Doing workshops, I often find that my brushes can get trashed because they are left out or people borrow them, forgetting to clean them. I’ve also been very experimental in my process, which can sometimes leave my brushes at risk. I would like to share some tips that I have learned over the years when it comes to cleaning and preserving brushes. Deep, stuck-on and dried-in acrylic paint, medium and pastes as well as harsh solvents can really do a number on brushes. Through experimentation, I’ve come up with a few solutions to the problem of keeping brushes cleaned and preserved.

If you have synthetic brushes with dried acrylic paint stuck way up in the bristles, you can actually get that out by soaking your brushes in carbonated water. I take a large yogurt container and clean out the cover and base fully with soap and water. Then, I punch holes in the cover big enough to place my brushes in so that they are suspended once the cover is sealed. In the container, I use carbonated water with no flavoring. I let the brushes soak, suspended in the carbonated water for several days. You can temporarily use a little bit of hydrogen peroxide in the water mix, being careful not to use too much for too long so that it loosens the glue that holds the bristles together. If you still have some residue, you can use the trigger-spray (not aerosol) bathroom grime-fighter scrubbing bubbles (for vinyl surfaces). You can spray it directly on both sides of the brush and leave it to sit in the sink for a few minutes. This stuff works great at breaking up badly stuck-on acrylic paint that’s been there forever. Once resuscitated, your brushes can be washed with non-perfumed soap and water or shampoo. Lately, I’ve been washing my brushes with shampoo. I find that it does not leave a residue that can sometimes happen with soap. I would NOT do the above process with your expensive natural hair brushes. Remember this is specifically for synthetic brushes.

Now, I will focus on the cleaning and maintaining of oil painting and natural hair brushes. While painting, I do not clean my brushes with turpentine or mineral spirits. Instead, I use safflower oil that I purchase at the health food store. You can also purchase it at the grocery store, but make sure it does not have extra food-related additives. Safflower oil is a natural additive in oil paint. It is a non-yellowing oil and a slow dryer. You will often see it in titanium white oil paint. I use it not only for cleaning in between painting sessions but also to clean my brushes as I am painting in oils. It is a perfect non-toxic solution for the studio. In other words, it’s good for your health and the health of your brushes! I do not use it as a medium to extend paint. I use purified linseed oil and sometimes walnut oil for my painting mediums to thin and extend paint.

After I am done oil painting for the day, I clean my brushes with safflower oil in a metal container that has a basin inside with holes in it, allowing the paint to drop to the bottom of the container. I simply close up the metal container when I am done. There are no fumes and my brushes last. I then use shampoo to remove the oil. The safflower oil keeps my brushes soft and lasting. If my brushes are very large and trap a lot of oil, I use very gentle, environmentally-safe dish washing liquid and massage it into the bristles to remove any excess oil. This works really well.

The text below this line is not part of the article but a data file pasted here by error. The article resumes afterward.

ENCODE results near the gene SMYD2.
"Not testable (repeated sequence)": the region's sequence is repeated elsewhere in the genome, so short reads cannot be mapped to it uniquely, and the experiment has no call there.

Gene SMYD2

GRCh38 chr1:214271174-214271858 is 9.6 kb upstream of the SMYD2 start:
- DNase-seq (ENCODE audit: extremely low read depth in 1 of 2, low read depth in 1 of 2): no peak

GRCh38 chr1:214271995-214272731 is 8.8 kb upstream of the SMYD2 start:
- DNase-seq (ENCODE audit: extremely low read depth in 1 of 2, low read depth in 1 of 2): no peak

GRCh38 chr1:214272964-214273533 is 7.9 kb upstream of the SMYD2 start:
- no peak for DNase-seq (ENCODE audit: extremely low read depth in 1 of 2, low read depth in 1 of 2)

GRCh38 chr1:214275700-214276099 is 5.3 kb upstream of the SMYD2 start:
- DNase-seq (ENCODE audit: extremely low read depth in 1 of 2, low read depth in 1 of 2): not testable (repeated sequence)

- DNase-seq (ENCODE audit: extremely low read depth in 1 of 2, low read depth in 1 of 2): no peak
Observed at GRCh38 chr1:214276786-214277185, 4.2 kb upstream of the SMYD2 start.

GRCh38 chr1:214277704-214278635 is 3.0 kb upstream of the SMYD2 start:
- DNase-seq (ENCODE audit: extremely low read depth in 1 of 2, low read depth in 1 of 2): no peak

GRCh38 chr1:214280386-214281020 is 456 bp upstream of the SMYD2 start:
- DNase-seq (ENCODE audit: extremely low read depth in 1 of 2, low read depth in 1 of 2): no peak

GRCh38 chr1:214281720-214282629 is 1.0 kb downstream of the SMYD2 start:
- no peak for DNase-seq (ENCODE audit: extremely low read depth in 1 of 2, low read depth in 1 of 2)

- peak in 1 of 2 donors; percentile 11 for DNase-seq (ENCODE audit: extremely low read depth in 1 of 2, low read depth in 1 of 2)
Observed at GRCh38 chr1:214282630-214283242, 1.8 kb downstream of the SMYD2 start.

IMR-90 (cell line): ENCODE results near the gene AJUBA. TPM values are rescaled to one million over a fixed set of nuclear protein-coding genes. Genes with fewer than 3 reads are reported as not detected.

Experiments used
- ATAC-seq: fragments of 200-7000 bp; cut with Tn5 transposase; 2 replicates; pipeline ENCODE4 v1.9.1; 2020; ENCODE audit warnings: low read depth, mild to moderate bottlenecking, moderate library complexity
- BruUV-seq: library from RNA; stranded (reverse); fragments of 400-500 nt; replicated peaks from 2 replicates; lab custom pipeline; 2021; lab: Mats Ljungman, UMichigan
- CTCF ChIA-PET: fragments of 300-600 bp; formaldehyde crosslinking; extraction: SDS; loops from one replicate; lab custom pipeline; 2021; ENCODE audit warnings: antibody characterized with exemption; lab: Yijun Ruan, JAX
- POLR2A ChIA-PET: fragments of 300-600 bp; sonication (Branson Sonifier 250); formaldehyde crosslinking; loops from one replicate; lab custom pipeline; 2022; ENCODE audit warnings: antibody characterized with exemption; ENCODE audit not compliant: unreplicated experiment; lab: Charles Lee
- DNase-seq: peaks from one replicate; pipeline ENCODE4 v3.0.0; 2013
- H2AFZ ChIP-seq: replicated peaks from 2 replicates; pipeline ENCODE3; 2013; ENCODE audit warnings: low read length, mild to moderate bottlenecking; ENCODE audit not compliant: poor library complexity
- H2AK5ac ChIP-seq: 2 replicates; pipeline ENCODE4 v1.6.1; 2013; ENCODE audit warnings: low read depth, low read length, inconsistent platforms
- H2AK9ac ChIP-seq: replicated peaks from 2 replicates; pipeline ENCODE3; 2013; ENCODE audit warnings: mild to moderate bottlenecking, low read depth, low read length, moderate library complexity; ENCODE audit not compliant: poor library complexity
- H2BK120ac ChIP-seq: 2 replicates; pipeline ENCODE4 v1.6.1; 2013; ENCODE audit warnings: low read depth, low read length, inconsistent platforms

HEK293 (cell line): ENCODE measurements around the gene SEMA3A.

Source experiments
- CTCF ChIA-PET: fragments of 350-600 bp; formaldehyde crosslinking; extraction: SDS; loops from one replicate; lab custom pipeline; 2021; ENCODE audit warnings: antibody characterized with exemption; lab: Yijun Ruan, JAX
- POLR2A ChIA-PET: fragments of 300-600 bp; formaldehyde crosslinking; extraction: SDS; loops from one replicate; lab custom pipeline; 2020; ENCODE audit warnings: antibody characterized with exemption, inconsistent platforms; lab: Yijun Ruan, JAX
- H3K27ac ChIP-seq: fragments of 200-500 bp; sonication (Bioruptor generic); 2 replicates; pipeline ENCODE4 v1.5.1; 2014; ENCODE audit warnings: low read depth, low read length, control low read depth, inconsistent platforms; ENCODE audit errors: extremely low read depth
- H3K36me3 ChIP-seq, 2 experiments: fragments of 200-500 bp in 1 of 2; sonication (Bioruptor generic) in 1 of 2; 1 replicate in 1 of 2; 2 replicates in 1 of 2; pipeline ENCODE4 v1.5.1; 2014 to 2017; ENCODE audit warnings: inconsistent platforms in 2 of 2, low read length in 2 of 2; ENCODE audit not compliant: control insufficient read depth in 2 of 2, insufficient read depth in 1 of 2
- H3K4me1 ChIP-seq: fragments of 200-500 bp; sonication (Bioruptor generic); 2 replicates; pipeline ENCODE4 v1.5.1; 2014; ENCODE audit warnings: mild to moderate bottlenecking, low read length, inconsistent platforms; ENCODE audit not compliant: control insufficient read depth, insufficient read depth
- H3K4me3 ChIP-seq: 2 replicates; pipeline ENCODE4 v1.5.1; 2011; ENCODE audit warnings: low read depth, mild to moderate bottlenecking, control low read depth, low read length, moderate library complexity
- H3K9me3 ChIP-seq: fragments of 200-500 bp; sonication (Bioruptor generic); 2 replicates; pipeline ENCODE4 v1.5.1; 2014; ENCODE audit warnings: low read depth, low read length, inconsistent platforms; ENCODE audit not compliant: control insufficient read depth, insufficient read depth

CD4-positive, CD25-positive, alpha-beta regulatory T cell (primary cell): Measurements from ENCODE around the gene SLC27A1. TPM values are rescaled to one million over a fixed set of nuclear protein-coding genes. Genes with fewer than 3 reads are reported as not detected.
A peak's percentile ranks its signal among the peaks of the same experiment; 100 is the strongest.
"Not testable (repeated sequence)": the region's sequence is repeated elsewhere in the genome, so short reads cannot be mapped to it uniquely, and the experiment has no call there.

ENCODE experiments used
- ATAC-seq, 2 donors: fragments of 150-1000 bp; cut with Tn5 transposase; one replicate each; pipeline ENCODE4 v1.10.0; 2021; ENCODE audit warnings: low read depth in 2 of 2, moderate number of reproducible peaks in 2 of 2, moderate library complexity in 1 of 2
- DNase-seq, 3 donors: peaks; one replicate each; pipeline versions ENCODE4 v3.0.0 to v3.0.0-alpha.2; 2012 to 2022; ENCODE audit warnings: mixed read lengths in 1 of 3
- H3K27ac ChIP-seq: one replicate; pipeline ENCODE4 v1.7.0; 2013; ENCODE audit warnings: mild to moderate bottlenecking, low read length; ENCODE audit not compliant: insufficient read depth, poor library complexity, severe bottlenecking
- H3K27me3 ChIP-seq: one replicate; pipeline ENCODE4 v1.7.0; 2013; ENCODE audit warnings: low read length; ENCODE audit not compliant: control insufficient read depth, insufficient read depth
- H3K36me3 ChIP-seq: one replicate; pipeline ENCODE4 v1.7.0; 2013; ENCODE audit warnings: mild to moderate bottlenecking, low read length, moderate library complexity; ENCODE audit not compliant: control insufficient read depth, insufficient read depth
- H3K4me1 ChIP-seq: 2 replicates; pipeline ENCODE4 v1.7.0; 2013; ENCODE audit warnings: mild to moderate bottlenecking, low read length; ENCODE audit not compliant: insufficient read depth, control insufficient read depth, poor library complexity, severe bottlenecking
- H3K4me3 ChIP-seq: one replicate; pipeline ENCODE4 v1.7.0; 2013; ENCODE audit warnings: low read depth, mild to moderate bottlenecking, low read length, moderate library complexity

For all of my brushes that have a point at the tip or just need some extra conditioning, I use virgin organic coconut oil that comes in a tub. It comes out of the container as a solid but converts to a liquid with manipulation. I specifically use the virgin organic option mainly because I also use it as a makeup remover, keeping it in a different container of course. Bobbi Brown, the professional makeup artist, had highly recommended it for removing makeup on dry skin. It does wonders! The coconut oil not only is a fantastic conditioner but also a shaper for the brushes. You take a small hunk of the coconut oil and spread it onto the brush, shaping it to a point, allowing it to dry that way. This will help the brush to keep and maintain its sharp point. Before I use the brush again, I will lightly remove the residue with shampoo. Like I said before, you can use a bar of soap as well, but I have just noticed such a difference when I wash my brushes with shampoo. You can use almost any shampoo, although I would recommend one that is free of lots of additives and chemicals.

Next time you find yourself in a brush emergency, give the above treatments a try!

For more mixed-media painting and drawing insights, check out my upcoming ONLINE class MIXED MEDIA MENTORSHIP!


Throughout the online class, artists will work in the comfort of their own studios on mixed-media painting and drawing projects at a pace they feel comfortable with. The instructor will provide weekly assistance and guidance through live group chats. Discussions regarding artistic growth and development, nurturing the creative spirit, developing personal content, embracing a multidisciplinary mindset and creating message-driven art will also be included as a way to assist artists on their own creative path. In addition, this exciting online workshop will provide private access to the instructor’s Mixed Media Masterclass blog, which covers a variety of topics from professional business development and promotional strategies to studio practices, experimental and traditional painting techniques as well as a vast array of inspirational artistic resources. This online workshop is for intermediate and advanced artists.

8 weeks

Saturdays, 9:30am – 12:00pm via Live Group Chat



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